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Category: Biophilic design

A healthy future for mass timber in medical facilities

Contributing author Lanny Flynn, Principal, Buildings Engineering at Stantec, takes a comprehensive look at the use of mass timber as a design element and as an advanced building material in the construction of medical facilities. Flynn shares his expertise citing research on positive health outcomes; the types and key elements of mass timber; benefits including infection control and ease of mass timber construction; safety concerns; and future changes in the International Building Code which will introduce three new construction types enabling the consideration of mass timber for larger facilities.

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Perkins and Will reveals interior renderings for UTHealth Continuum of Care Campus for Behavioral Health

Perkins and Will reveals interior renderings for UTHealth Continuum of Care Campus for Behavioral Health. A joint venture between the University of Texas Health Science Center at Houston and the Texas State Health and Human Services Commission, the project will be the first public mental health facility in Houston in more than 30 years.

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Interior designers grow company talent with living green wall branding and biophilia

When designing a space to advance the objectives of a corporate client, living green walls are a sustainable option with the flexibility to meet the specific demands of any indoor space or corporate imagination. Perhaps the most telling endorsement of the living green wall as a Millennial magnet comes from technology corporations, including digital first companies like Etsy, Mashable, and AWeber. Microsoft, Google, Twitter and others have a Versa Wall® by GSky®.

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Small town invigorated by new STEAM learning center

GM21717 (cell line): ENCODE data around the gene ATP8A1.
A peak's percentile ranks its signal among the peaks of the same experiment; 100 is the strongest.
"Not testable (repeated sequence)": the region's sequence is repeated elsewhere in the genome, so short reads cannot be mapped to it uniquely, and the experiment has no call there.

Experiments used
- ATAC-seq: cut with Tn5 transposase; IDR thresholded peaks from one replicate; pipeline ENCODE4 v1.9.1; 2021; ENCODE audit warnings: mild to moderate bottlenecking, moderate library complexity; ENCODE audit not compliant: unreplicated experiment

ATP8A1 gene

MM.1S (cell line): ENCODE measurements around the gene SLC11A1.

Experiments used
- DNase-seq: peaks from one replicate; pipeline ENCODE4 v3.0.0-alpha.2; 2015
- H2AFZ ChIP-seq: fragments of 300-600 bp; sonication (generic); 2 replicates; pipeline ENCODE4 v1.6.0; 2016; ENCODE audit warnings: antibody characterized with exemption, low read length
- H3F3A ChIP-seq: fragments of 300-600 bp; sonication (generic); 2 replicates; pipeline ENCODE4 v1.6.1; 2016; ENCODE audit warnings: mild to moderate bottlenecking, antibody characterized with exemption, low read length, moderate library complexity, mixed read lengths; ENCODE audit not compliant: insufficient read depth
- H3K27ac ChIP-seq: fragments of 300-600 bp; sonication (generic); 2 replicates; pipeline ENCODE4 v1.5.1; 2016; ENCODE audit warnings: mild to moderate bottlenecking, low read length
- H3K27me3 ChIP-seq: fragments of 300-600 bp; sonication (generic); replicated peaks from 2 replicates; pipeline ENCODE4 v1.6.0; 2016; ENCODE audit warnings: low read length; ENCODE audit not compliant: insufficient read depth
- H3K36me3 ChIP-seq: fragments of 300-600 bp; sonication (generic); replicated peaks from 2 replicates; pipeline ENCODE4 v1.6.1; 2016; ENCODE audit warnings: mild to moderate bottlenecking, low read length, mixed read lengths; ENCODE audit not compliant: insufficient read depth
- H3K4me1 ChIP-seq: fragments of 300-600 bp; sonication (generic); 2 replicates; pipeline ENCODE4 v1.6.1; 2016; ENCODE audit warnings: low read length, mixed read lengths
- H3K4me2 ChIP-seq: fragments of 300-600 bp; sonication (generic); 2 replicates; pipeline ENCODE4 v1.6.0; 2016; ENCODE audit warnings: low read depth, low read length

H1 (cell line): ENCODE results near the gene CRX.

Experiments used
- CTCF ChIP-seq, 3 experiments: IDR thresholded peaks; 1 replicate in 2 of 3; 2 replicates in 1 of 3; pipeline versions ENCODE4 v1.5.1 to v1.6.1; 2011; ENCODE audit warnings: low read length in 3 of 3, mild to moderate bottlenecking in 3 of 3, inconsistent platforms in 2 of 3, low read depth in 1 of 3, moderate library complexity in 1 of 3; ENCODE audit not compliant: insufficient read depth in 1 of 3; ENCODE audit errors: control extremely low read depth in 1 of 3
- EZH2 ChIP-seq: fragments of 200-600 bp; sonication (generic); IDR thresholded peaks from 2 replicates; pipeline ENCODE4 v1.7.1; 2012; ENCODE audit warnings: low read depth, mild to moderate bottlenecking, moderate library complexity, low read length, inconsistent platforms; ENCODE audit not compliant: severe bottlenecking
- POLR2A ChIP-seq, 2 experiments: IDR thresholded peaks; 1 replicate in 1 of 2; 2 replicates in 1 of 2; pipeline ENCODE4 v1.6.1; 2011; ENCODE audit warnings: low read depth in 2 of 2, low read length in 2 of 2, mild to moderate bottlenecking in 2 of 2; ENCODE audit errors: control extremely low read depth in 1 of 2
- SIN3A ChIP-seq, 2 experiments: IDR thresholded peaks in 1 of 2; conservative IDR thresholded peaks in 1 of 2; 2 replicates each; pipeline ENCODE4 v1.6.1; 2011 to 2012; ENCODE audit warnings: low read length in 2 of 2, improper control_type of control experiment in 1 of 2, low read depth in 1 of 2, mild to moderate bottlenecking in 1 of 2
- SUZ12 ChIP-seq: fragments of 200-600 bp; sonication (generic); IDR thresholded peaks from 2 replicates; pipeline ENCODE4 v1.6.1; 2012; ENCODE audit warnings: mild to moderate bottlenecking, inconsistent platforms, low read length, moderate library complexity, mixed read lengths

Groton Central School District’s $4.8 million STEAM center is a renovated 8,000-square-foot lab and shared-learning space. Ashley McGraw merged the district’s curriculum with the overarching concept using form, light, and materials to create a modern learning environment where both teachers and students will feel valued, focused, and inquisitive.

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Emerging evidence points to a positive association between nature and mental health

VELUX Skylights released findings that depict modern society’s vanishing relationship with the natural environment. In the US, 63% of participants said they on average only spend one hour or less a day in nature, but 88% agreed they would like to spend more time. In addition, 71% of the US participants said they believe nature, daylight and fresh air have a positive impact on stress levels while 69% agreed that those factors have a positive impact on mental well-being. A separate study, commissioned by the VELUX Group and published by RAND Europe, finds emerging evidence for a positive association between nature and mental health.

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Studio One Eleven reveals creative sustainable office design for Laserfiche

“We worked closely with Laserfiche and Urbana Development to create a place that is healthy, energy-efficient and fosters innovation and collaboration,” said Studio One Eleven Senior Principal Michael Bohn, AIA. “The building’s strength and elegance captures the firm’s vibrant role in the tech world, and it establishes a firm cornerstone for the Long Beach Boulevard Creative Corridor, with several other creative tenants already in place.”

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Harley Ellis Devereaux (HED) and Walsh Construction complete biophilic design-embodied Palos Health South Campus

“The design for this Palos campus began with the idea that the facility should reflect its surrounding prairie setting and embody the natural environment contained within its bordering wetlands. It was imperative that natural elements be reinforced from the moment patients turned into the property and continued throughout their entire visit,” said Aaron Shepard, Principal with Harley Ellis Devereaux (HED).